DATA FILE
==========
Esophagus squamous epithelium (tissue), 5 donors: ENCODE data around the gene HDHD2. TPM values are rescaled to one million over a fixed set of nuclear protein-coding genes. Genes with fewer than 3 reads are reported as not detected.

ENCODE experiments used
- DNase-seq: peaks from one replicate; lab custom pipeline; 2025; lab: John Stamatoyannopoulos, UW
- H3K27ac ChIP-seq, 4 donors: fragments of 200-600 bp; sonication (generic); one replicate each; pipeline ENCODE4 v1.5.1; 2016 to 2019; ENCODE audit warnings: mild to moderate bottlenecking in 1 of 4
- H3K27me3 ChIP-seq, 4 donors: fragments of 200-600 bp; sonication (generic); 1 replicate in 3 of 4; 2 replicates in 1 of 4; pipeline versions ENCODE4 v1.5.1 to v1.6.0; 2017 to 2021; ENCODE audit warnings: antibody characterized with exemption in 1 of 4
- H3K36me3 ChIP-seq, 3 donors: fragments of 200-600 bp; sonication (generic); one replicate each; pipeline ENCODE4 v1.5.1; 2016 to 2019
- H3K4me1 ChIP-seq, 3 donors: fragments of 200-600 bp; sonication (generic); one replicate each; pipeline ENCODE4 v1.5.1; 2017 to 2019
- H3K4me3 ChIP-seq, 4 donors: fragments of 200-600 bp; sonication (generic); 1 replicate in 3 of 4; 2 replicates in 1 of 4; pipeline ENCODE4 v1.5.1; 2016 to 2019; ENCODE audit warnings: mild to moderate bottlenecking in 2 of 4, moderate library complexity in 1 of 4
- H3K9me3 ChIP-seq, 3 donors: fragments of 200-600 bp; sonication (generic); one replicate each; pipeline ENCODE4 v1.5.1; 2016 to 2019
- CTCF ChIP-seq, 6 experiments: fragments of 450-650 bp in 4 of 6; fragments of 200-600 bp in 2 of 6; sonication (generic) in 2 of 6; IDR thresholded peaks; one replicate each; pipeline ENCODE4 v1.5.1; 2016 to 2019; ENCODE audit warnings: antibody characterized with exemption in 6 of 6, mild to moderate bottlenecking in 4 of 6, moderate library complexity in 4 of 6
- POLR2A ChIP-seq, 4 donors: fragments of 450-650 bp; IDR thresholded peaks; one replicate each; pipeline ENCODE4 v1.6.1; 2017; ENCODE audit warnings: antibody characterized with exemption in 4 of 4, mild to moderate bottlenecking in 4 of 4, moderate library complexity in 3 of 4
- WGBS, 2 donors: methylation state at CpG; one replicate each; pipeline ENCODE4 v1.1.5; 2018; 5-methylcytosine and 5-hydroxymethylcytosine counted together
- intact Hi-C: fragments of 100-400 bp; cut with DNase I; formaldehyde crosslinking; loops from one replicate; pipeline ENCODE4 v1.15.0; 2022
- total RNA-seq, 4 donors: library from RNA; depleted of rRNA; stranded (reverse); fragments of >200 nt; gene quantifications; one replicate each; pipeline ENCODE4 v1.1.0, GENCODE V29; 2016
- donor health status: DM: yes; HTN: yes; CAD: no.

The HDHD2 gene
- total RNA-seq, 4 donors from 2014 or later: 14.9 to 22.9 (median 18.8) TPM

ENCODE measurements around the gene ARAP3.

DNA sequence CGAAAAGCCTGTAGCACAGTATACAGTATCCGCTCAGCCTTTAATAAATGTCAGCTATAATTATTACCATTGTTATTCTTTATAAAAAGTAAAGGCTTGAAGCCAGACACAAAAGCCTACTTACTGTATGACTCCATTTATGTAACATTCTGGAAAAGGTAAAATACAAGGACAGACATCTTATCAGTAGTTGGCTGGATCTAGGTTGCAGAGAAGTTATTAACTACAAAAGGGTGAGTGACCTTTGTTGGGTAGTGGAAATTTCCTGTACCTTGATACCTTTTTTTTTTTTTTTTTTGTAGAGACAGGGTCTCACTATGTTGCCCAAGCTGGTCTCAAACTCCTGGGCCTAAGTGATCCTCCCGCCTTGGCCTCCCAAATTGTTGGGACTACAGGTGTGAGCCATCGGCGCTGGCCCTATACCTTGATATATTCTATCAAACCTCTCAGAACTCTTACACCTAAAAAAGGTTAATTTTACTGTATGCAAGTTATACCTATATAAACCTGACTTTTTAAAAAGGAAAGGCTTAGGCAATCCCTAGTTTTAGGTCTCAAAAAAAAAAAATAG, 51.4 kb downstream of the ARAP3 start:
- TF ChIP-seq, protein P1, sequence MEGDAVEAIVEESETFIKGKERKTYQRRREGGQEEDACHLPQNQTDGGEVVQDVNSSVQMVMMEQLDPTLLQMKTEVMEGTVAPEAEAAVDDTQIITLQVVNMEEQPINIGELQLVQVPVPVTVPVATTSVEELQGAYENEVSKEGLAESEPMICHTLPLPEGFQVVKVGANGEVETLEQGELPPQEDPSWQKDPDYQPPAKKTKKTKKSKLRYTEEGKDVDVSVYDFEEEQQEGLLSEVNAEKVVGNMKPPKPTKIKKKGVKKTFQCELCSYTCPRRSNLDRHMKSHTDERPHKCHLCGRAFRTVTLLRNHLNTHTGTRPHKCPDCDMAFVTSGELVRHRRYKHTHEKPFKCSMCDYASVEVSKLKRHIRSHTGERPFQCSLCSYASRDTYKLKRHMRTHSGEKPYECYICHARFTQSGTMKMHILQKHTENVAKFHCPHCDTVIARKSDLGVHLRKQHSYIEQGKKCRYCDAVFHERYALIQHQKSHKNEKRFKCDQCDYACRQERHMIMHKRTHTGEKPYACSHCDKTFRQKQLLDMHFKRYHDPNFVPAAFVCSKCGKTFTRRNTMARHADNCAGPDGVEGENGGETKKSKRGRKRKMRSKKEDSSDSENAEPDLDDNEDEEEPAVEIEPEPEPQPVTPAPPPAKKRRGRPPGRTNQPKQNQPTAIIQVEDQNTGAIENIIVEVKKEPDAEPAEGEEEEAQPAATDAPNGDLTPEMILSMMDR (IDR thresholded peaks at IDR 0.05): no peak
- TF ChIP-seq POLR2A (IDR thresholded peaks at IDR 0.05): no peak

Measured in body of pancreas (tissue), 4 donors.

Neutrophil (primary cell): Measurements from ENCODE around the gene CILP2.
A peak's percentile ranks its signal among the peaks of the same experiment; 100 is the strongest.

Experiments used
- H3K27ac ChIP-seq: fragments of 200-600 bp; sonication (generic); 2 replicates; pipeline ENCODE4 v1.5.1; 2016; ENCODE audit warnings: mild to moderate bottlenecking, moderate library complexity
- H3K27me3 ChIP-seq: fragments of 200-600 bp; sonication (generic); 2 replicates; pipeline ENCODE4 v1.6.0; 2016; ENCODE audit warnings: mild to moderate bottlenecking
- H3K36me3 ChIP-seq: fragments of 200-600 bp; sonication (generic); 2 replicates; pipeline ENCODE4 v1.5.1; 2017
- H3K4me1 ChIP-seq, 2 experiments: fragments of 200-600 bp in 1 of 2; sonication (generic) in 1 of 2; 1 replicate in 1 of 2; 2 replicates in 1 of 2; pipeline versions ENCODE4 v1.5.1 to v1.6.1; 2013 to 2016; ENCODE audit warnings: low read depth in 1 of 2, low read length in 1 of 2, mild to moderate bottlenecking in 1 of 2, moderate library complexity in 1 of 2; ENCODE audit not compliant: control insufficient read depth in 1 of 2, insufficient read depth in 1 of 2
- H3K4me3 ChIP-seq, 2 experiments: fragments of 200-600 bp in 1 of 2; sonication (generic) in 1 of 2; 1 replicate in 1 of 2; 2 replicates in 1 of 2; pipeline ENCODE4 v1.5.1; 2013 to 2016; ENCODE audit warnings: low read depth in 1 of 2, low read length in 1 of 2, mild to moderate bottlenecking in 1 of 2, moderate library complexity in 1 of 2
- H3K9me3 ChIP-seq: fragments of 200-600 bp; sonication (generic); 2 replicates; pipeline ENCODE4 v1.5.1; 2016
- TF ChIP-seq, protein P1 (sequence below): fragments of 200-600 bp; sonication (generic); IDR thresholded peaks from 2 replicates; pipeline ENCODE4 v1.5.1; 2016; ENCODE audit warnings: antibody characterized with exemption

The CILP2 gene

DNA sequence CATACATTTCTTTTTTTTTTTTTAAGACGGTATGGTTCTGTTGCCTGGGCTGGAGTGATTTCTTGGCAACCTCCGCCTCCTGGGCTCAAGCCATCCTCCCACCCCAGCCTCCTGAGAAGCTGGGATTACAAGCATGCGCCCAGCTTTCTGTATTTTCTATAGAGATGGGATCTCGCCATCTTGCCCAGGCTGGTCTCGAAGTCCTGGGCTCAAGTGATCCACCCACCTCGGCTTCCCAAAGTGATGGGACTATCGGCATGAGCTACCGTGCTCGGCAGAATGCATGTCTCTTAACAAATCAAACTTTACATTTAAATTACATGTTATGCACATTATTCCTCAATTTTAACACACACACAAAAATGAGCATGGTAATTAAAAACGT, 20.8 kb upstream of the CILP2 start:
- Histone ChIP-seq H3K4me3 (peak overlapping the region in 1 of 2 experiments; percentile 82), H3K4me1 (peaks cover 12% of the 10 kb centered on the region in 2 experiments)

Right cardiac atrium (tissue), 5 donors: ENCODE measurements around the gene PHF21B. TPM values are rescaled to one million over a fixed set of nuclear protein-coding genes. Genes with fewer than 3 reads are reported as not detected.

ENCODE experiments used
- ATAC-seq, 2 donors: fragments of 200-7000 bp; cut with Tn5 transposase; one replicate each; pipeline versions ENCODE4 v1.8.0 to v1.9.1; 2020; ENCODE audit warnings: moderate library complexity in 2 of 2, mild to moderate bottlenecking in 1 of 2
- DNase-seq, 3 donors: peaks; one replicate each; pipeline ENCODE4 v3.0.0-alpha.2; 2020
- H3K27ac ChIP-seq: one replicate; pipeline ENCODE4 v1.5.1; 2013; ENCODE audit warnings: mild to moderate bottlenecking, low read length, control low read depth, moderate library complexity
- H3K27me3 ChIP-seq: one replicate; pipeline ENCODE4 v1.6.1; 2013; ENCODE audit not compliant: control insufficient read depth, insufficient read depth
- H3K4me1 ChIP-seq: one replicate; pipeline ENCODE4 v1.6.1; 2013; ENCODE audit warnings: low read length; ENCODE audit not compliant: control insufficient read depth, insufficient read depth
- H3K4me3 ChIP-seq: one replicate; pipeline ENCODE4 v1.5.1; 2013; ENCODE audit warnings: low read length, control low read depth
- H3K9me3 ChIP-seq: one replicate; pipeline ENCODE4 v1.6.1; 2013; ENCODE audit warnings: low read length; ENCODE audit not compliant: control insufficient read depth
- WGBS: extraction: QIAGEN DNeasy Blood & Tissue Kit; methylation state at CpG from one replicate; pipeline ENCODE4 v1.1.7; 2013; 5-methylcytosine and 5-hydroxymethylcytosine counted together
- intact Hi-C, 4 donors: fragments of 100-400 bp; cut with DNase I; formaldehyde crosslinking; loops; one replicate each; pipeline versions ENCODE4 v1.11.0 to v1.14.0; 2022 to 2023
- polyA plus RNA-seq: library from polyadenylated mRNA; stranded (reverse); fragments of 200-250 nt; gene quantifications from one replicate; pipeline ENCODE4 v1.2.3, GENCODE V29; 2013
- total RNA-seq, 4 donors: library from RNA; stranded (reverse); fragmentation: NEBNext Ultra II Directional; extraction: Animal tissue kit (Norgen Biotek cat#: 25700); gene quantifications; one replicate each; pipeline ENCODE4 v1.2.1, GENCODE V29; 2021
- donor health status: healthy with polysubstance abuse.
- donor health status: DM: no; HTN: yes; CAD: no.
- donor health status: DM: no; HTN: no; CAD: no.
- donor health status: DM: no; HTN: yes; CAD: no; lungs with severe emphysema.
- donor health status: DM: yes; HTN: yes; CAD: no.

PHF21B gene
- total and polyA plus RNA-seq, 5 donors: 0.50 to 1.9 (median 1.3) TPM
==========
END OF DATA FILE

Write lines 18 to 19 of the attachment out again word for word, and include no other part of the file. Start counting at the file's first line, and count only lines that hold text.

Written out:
ENCODE measurements around the gene ARAP3.

DNA sequence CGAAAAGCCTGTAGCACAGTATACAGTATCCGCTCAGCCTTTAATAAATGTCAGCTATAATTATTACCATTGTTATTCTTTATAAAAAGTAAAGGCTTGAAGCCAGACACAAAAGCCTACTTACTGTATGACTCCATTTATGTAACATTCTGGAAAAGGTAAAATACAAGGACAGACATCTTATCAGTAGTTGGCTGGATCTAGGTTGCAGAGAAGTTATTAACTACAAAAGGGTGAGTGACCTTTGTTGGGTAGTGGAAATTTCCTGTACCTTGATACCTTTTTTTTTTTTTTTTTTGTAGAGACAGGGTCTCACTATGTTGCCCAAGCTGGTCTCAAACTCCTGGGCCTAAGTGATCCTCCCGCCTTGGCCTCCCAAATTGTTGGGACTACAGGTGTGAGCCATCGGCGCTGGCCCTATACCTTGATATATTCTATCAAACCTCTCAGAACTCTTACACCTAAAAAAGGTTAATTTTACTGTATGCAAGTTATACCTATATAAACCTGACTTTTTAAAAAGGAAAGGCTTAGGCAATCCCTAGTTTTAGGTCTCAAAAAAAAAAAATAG, 51.4 kb downstream of the ARAP3 start: